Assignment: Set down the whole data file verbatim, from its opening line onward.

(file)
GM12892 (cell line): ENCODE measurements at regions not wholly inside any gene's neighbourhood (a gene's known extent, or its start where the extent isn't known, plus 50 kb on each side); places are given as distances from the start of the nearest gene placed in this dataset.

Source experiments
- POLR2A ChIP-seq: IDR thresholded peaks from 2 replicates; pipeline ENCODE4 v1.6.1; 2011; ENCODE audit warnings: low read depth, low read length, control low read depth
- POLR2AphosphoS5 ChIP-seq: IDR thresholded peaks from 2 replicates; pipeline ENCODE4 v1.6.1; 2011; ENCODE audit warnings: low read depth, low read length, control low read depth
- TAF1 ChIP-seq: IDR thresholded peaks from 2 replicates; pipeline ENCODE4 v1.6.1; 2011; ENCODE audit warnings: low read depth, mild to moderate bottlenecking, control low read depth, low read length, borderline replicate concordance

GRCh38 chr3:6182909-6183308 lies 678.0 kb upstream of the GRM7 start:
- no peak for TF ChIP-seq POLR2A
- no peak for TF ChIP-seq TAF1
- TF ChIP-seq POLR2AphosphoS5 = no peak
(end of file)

GM12892 (cell line): ENCODE measurements at regions not wholly inside any gene's neighbourhood (a gene's known extent, or its start where the extent isn't known, plus 50 kb on each side); places are given as distances from the start of the nearest gene placed in this dataset.

Source experiments
- POLR2A ChIP-seq: IDR thresholded peaks from 2 replicates; pipeline ENCODE4 v1.6.1; 2011; ENCODE audit warnings: low read depth, low read length, control low read depth
- POLR2AphosphoS5 ChIP-seq: IDR thresholded peaks from 2 replicates; pipeline ENCODE4 v1.6.1; 2011; ENCODE audit warnings: low read depth, low read length, control low read depth
- TAF1 ChIP-seq: IDR thresholded peaks from 2 replicates; pipeline ENCODE4 v1.6.1; 2011; ENCODE audit warnings: low read depth, mild to moderate bottlenecking, control low read depth, low read length, borderline replicate concordance

GRCh38 chr3:6182909-6183308 lies 678.0 kb upstream of the GRM7 start:
- no peak for TF ChIP-seq POLR2A
- no peak for TF ChIP-seq TAF1
- TF ChIP-seq POLR2AphosphoS5 = no peak